Avoid strainful activities that involve bending.
Nosebleeds can be triggered by merely bending down, carrying heavy objects, and other strenuous physical activities. Therefore, you should avoid engaging in such activities after a nosebleed for at least 48 hours. Instead, engage in light activities until your nose heals appropriately to avoid another epistaxis event.
You can place an ice pack covered with a cloth on your nose to help constrict the blood vessels. Apart from slowing down bleeding through tightening the vessels, ice alleviates inflammation around the region of injury. Avoid placing ice directly on your skin because it can damage it. Additionally, you should use the ice for less than ten minutes to avoid injuring the nose skin cells.
Sharp and long fingernails damage nose membranes when poked inside the nose triggering a nosebleed. Sometimes, people pick their nose without knowing, such as while sleeping, causing an injury. If you have excessively sharp or long fingernails, consider trimming them to reduce the likelihood of epistaxis.
Utilize a humidifier.
Since nosebleeds can occur from extremely hot or cold air irritating the nose membranes, you can fit humidifiers in your home to improve moisture levels in the air you breathe. You can turn on a humidifier at night when you go to bed to prevent night nose-bleeds from occurring. However, you should ensure that the machine is cleaned as per its manufacturer’s instructions because moisture and heat promote the proliferation of mold and bacteria, which are health hazards.
Most athletes engaged in sports such as kickboxing, basketball, and rugby experience nosebleed and are advised to consider gowning protective equipment. Some individuals wear transparent masks to help absorb potential blows to the face, minimizing the risk of nasal injuries and nosebleeds. You should provide children with protective equipment when playing, such as helmets, to avoid injuring their nose and getting epistaxis.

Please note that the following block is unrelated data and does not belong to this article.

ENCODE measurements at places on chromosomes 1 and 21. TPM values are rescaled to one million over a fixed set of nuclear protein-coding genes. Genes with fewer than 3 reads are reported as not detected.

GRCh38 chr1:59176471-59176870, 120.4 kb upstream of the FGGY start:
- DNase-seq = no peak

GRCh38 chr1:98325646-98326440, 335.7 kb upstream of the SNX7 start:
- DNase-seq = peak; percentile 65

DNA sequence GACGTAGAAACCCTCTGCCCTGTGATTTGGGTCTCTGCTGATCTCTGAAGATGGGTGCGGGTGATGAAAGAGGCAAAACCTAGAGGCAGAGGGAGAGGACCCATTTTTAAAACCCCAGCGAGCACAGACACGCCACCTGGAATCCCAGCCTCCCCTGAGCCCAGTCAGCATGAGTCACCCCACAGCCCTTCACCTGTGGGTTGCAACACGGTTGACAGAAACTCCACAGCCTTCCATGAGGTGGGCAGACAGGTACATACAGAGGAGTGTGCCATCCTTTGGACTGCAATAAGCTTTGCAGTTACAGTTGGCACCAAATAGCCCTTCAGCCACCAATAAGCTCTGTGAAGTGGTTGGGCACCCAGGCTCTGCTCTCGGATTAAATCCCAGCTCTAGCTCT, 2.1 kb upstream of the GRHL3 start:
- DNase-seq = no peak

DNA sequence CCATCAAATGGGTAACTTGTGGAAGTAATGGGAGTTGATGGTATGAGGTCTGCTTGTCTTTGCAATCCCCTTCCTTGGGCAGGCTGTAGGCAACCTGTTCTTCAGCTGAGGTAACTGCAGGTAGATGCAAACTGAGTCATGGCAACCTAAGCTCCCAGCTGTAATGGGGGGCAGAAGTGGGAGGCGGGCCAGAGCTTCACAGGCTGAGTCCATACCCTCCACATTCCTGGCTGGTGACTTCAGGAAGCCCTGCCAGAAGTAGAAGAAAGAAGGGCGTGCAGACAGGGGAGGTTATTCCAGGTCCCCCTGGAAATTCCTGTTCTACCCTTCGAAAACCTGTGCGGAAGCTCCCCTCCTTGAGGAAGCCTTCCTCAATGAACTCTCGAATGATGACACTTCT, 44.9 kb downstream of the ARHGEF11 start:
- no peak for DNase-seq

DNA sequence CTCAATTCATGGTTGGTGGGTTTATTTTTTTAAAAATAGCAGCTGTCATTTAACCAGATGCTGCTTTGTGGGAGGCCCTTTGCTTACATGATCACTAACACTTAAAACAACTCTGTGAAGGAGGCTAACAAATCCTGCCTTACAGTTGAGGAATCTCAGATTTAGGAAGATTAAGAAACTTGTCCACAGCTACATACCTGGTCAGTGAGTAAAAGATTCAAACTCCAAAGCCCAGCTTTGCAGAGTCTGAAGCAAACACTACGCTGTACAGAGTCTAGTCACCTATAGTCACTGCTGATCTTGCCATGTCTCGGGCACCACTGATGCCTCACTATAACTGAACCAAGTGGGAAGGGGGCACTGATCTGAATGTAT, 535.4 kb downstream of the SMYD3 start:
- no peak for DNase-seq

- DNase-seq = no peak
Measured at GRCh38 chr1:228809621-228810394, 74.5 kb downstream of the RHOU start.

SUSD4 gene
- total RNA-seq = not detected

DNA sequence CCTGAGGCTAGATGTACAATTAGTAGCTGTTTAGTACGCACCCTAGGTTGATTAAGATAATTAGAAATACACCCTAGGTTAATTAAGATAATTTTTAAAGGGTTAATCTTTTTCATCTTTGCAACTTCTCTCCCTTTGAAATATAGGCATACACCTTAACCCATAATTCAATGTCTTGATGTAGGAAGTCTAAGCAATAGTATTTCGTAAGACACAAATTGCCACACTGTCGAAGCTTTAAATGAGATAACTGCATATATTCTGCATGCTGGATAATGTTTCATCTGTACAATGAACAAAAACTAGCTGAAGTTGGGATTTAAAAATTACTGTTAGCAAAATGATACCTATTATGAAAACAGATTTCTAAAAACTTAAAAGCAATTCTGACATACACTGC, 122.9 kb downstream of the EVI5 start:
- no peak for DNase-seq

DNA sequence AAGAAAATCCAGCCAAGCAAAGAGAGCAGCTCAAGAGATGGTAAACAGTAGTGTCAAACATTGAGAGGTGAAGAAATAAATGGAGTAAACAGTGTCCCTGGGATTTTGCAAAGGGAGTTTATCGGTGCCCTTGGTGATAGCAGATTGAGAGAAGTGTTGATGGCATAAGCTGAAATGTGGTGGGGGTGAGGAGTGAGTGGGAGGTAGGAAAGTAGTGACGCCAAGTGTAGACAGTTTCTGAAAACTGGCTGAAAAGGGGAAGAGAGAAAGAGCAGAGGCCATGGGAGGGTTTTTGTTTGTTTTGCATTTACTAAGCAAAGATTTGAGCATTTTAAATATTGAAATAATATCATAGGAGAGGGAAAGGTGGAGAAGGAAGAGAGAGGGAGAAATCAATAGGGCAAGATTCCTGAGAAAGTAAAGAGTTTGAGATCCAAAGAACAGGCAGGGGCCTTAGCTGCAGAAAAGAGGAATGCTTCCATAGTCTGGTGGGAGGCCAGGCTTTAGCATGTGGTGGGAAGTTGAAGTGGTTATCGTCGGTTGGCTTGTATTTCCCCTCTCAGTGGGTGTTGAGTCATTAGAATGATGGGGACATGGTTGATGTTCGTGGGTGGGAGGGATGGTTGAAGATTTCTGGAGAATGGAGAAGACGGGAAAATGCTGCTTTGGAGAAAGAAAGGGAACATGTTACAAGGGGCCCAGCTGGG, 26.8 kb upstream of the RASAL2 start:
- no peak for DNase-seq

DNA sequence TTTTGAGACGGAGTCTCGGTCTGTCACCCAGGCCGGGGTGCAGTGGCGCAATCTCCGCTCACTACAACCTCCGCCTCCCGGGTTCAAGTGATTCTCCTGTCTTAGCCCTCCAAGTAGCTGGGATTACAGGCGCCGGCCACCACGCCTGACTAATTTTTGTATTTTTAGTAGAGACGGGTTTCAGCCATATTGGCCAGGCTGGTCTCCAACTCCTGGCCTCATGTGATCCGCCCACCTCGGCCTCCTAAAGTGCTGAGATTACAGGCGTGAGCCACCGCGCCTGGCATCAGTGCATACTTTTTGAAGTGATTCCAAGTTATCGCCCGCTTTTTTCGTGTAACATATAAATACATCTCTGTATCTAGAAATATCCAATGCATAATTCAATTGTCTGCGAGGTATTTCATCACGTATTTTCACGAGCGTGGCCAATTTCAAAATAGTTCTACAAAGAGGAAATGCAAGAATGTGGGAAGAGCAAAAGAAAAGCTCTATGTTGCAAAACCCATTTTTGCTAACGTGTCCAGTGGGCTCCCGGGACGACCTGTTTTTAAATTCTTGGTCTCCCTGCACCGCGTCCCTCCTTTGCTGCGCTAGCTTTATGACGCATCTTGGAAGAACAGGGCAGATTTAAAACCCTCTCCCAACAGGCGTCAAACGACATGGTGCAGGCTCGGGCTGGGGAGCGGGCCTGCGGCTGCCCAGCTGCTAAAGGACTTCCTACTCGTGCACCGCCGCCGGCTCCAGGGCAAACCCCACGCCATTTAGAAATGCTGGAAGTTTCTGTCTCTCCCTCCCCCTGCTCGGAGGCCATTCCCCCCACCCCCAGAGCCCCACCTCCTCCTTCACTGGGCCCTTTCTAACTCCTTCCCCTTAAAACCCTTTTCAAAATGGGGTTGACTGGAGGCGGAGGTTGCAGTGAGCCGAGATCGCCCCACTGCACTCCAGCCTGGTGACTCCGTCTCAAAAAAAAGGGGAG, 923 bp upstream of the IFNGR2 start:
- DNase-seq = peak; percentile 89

Keep nose membranes moist.
When the mucus membrane becomes dry due to inhalation of dry air, the nose is irritated, leading to a nosebleed. You can keep nasal membranes moist by using a saline spray every three hours after waking up. Other alternatives include petroleum jelly or nasal gels administered gently on the affected nostril. Our ENT doctor in Los Angeles can direct you on other available alternatives to keep your nostrils moist.
When to visit a physician.
If you experience a chronic nosebleed, you can reduce nose bleeding by using home remedies under the direction of a doctor such as nasal neo-synephrine and calcium alginate. Other physicians offer cauterization, packing, silver nitrate, and intravenous and topical hemostatic products. Cauterization is a procedure where a physician uses specialized equipment, which applies heat to the affected blood vessels sealing them.
A physician can use a special gauze that applies enough pressure on the membranes to stop bleeding. Alternatively, a physician can stop a chronic nosebleed via the administration of silver nitrate. Topical hemostatic and intravenous medications such as tranexamic and aminocaproic acids minimize excessive bleeding, especially for individuals with underlying bleeding disorders.